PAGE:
I live in a Rocky Mountain city of 100,000 persons. A thrilling number of these persons (would you mind if I said "people"? Persons sounds so...impersonal.) are scientists.
As a fan of science, I get goose-bumps chatting hanging out with people who ponder, pursue and decode the world's nano- to exo-.
My new housemate and his fiancee moved to the Rockies for scientific reasons. She wants to farm. He's studying at CU to become a Green Efficiency Guru.
That's local dialect for environmental engineer, he told me, shortly after I moved in.
"Although I'm not trying to engineer the environment. That's something much bigger than what we should be fiddling with," he added.
I had been a classical violinist out East. And now, thanks to location, inspiration and opportunity, I have become a Rocky (if somewhat rocky) fiddler.
Right now, I was a fiddler with a mildly scientific home-repair problem. The handle to the tiny grooved metal rod that would open my window hinge, and my window thereby, was missing. I needed a replacement. So far, so simple.
In addition to being Science City, my town is home to the the hardware store di tutti hardware stores. The place is the size of two football fields. It has 25 aisles and a 2:1 sales associates to customer ratio. If you're a person of vision, as so many people are here, the hardware store is a place where dreams can come true.
Last year, I helped a local inventor-turned-tech-CEO write his memoir.
The book chronicled his optimism about the value of new discoveries despite the technical and financial hurdles involves.
In the late 1980s, my client told me, he had built the prototype for one the world's first cell-phone chargers using stuff he'd bought at the local hardware store for under $20.
His bosses didn't see the genius of his idea. So he started his own company, which was dedicated to high-tech invention and his idea of the American Dream. Thirteen patents later, the project that started with local hardware parts and a vision has paved the way for things like Bluetooth and On*Star.
I was psyched to be going to the Store of Dreams to get the thingy I needed to open my window. But I decided that more precise terminology would be helpful. As would a bit of methodology.
"You want to measure the spline," my Green studies housemate said. He looked up from his computer model of heat-leaching ground systems and grinned. "Isn't that the best word ever?"
Which leads me to my first Cool Rocky Mountain Real-Life Science Term:
According to the online dictionary a spline, _spl_n\ (aka thingy) is "a key that is fixed to one of two connected mechanical parts and fits into a keyway in the other ; also : a keyway for such a key".
The etymology of the noun unknown, m-w.com told me. But its uses were immediate.
"I'd like a handle for my 11/12" window spline, please," I told the sales agent at the hardware store.
"Right this way," she replied. Ten minutes later, I was filling my room with fresh air.
Words of Science can open doors as well as windows. And they tickle minds, too. So, for all you fans of science, words and random fun facts, here are two more Real-life Science terms:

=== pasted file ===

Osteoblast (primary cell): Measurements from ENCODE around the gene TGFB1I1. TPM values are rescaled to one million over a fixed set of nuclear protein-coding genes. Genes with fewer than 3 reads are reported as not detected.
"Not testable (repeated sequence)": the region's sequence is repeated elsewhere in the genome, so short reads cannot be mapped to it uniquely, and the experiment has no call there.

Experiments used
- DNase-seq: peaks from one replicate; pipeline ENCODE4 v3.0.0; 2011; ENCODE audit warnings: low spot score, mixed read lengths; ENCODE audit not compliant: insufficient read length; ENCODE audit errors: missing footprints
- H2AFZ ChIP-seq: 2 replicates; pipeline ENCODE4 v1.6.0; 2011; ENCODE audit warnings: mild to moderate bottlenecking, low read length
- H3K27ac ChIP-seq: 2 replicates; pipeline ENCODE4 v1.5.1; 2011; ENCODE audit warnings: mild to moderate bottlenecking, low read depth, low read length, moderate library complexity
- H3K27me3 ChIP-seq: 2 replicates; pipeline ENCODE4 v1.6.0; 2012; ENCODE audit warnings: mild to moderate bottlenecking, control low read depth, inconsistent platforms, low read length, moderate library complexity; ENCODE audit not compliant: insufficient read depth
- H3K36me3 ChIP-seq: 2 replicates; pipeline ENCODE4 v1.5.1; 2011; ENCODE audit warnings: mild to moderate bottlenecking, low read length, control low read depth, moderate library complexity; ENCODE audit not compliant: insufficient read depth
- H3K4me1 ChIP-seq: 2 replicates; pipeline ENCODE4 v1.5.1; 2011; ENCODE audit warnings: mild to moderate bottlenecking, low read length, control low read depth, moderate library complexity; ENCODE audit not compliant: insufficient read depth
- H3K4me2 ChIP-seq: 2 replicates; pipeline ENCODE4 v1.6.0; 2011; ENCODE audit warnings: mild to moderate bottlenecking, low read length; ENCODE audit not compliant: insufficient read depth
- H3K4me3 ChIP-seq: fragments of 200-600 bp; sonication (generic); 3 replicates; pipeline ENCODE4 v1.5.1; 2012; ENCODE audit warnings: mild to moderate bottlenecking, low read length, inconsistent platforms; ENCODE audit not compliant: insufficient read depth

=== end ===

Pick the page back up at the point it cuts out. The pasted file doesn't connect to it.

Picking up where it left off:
Sublimation: In Brooklyn, sublimation meant dinner with friends at 52 Clinton as a reward for not sleeping with some cute guy with Big Issues.
But here in the Rockies, the word relates -- as many things do -- to snow.
The other day, I was walking the dog through a 60-degree morning. The night before had been sub-freezing, which is pretty normal here.
While my dog did her thing on a grassy patch to my right, I studied the pile of snow to my left. The thing was about a foot tall, which was no big deal. But it seemed to be steaming its way back into the air. Which was a big deal -- to me, at least.
Back East, these conditions would have called for an LL Bean duck-boot day. But there I was, observing the up-go in a pair of pink ballet flats. The ground was that slush-free.
Snow that went up? Well, yes, a friend in a governmental sun-and-wind power lab assured me.
In the Rockies, snow doesn't melt. It sublimates -- turns from a gas into a solid without passing through a liquid state. This can be semi-crappy news for the land, when it's in need of hydration. But in terms of Laserium-type shows of Nature on sunny post-snow mornings, it's a pretty cool, yet hot - as in, sublime - thing to see.
My third cool Science word arose during bread-making (that pun was intentional, if, yes, sorry, excruciating).
The other night my housemates decided to make a loaf of bread as a mid-afternoon snack. The key to a good loaf in the Rockies depends on altitude-friendly yeast, they told me.
They poured some yeast into a mason jar, added some water, a pinch of flour and went off to work on their wedding plans. An hour later, I a jar of bubbling goo was subletting our kitchen.
"It's alive!" I said.
"Actually," they said. "It's off-gassing."
According to the online dictionary, off-gassing refers to the arrival of a noxious substance. But "yeast farts" could replace noxious in our home lab, we decided.
Science is playful as well as hard-working in the Rockies. And that's one of the "billions and billions" of things I love about it.
In my next post, I'll share three cool moments in local Science from my new hometown.
If you're a scientist here, drop me a line! I'd love to include you.
And yes: The bread was delicious.